Perspectives on Empowering Education


Francis Ebenezer Godwyll, PhD (Editor)
School Counseling and Sport Management, University of North Florida, Jacksonville, FL, USA

Peter Chrisanthus Otiato Ojiambo, PhD (Editor)
Department of African and African-American Studies, University of Kansas, Lawrence, KS, USA

Paul Kobina Annan Bedu-Addo, PhD (Editor)
Department of Psychology and Education, University of Education, Winneba, Ghana

Series: Education in a Competitive and Globalizing World
BISAC: EDU003000

Collectively, the works in this book speak strongly and eloquently to the intersections of two oft-used but often misunderstood constructs: education and empowerment. The perspectives presented here construe education broadly and variously to encompass the educative potentiality of individuals, families, communities, and institutions; paralleling that approach, the authors’ engagement with empowerment highlights and illustrates the multivalence of that construct as it is represented in varied extant literatures and academic disciplines.

The editors recognize and honor such richness and nuance, and have done a masterful job of bringing together a diverse set of scholarly voices with a shared set of commitments to unpack and reflect on what is for many of us the central purpose of any kind of educational endeavor. There is much work to be done if we are to harness the potential of education for empowerment; this book elucidates the nature and scope of that work, and moves forward a dialogue about the roles that we all must play. (Imprint: Nova)

Table of Contents

Table of Contents

Jophus Anamuah-Mensah, Ed.D.

Francis Ebenezer Godwyll, Ph.D.


Part I. Empowering Education

Chapter 1 – The State of Orphans and Vulnerable Children in Kano Metropolis in Nigeria (pp. 3-16)
Mustapha H. Kurfi (African Studies Center, Boston University, Massachusetts, US)

Chapter 2 – Empowering Education from the Perspective of a Language Classroom (pp. 17-30)
Ngan Nguyen, Ph.D. and Francis Ebenezer Godwyll, Ph.D. (Nha Trang University, Vietnam and others)

Chapter 3 – Equity in Special Education: A Critical Analysis of the Disproportionate Representation of Ethnically and Culturally Diverse Students in Special Education (pp. 31-52)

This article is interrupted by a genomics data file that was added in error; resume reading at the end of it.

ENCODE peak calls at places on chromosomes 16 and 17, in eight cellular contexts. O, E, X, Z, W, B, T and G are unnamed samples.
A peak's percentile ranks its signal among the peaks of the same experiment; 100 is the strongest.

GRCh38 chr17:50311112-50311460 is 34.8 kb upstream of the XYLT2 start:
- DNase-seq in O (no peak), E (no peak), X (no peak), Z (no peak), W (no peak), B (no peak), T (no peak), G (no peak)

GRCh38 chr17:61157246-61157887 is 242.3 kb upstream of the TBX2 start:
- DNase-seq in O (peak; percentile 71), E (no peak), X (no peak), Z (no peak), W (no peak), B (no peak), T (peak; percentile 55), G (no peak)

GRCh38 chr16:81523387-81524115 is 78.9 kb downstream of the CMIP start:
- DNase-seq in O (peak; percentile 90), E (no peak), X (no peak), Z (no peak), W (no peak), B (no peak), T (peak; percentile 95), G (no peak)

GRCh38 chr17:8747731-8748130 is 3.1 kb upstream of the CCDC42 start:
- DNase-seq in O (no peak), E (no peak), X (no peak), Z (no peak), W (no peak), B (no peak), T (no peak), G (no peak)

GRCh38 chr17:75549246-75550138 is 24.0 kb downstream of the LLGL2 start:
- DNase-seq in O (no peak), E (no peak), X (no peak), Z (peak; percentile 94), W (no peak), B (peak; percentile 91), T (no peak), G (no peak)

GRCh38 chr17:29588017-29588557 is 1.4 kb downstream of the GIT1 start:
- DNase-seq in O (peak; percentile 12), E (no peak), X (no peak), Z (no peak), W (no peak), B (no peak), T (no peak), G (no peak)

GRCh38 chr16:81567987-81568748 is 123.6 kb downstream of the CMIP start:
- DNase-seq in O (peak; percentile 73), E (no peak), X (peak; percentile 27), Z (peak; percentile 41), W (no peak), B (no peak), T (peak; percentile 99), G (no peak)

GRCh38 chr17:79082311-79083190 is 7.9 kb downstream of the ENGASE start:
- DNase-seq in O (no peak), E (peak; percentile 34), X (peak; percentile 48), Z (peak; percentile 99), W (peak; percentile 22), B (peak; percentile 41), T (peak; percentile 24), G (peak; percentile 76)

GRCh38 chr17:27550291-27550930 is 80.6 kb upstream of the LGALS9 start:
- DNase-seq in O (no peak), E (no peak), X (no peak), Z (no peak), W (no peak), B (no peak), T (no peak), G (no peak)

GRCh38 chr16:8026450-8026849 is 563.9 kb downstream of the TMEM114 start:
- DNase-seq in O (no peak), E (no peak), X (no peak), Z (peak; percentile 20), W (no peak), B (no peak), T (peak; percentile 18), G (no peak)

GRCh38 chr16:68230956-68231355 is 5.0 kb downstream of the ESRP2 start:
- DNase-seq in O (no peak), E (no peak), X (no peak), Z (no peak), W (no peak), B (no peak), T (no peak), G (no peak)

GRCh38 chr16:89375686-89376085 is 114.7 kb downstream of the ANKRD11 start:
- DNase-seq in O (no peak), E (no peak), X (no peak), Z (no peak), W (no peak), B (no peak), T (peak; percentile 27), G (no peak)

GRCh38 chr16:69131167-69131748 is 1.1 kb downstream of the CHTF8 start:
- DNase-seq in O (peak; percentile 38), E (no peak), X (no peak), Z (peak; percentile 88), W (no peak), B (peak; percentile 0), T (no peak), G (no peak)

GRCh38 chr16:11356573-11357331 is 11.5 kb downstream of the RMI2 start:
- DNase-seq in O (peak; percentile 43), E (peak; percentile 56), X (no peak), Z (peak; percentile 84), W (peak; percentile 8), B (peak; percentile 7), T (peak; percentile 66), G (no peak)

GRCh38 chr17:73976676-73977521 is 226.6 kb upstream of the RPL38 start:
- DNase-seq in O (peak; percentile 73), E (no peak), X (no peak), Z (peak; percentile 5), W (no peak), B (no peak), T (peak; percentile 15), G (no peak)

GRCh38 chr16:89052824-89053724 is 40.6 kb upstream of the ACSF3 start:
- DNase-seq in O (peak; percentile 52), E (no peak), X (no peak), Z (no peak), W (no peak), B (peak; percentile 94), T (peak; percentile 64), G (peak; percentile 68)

Stacey Steggert and Judy Stahlman, Ph.D. (Cleveland State University Ohio, US)

Chapter 4 – The Need for a Multicultural Education Stimulus Package: From Colonialism to Obama (pp. 53-68)
Stephanie Sanders, Ph.D. (Old Dominion University, Norfolk, VA, US)

Chapter 5 – Can You See Me? The Necessity for an Afrocentric Education (pp. 69-90)
Debra D. Rayford, Ph.D. (Private Education Consultant, Cincinnati, Ohio, US)

Chapter 6 – Empowerment Brewed in the African Pot: A Concoction of the Old and New (pp. 91-110)
Peter Chrisanthus Otiato Ojiambo, Ph.D. and Francis Ebenezer Godwyll, Ph.D. (Department of African and African-American Studies, University of Kansas, Kansas, US and others)

Chapter 7 – Technology and Empowerment: Social Impact Analysis (pp. 111-126)
Shani Salifu, Ph.D. (Concord University, Athens, West Virginia, US)

Part II. Case Studies of Empowering Spaces

Chapter 8 – Moving Policy towards Place-Based Education in Ghana: Using Artistic Forms and Indigenous Knowledge Systems As Empowering Paradigms (pp. 129-148)
Alex J. Wilson, Ph.D. and Francis Ebenezer Godwyll, Ph.D. (Department of African Studies, University of Cape Coast, Ghana and others)

Chapter 9 – Civil Society Construction in Uzbekistan: When Ideologies and Interests Compete and Collude (pp. 149-174)
Mohira Kurbanova, Ph.D. (Eurasia Foundation, Washington DC, US)

Chapter 10 – Making Schools Democratic and Empowering Public Spheres: Starehe Boys Centre and School, Kenya, ―Baraza‖ System (pp. 175-190)
Peter Chrisanthus Otiato Ojiambo, Ph.D. (Department of African and African-American Studies, University of Kansas, Kansas, US)

Chapter 11 – Enhancing Democracy Through Education for Empowerment: A Reality Check for Kenya (pp. 190-208)
Elizabeth Ngumbi (College of Education, The Catholic University of Eastern Africa, Nairobi, Kenya)

Chapter 12 – Work-Family Interference: Perceptions from Professional Ghanaian Women (pp. 209-228)
Paul Kobina Annan Bedu-Addo, Ph.D. (Department of Psychology and Education, University of Education, Winneba, Ghana)

Chapter 13 – Somali Community Education Empowerment in North America (pp. 229-252)
Mohammed S. Osman (Teaching Faculty, Mogadishu University, Somalia)

Chapter 14 – The Six-Hour Retarded Child‖: An Analysis of Saudi Teacher Perspectives and Attitudes (pp. 253-278)
Nsreen A. Al-ahmadi (Special Education, King Abdul-Aziz University, Saudi Arabia)

Chapter 15 – Evolution of Women‘s Power in Education and Politics in Ghana (pp. 279-302)
Alex J. Wilson (Department of African Studies, University of Cape Coast, Ghana)

Chapter 16 – Talking Alternatives: Radio Talk Shows and Women Empowerment in Senegal (pp. 303-324)
Fanta Diamanka (New Orleans Center for Creative Arts, New Orleans, Louisiana, US)


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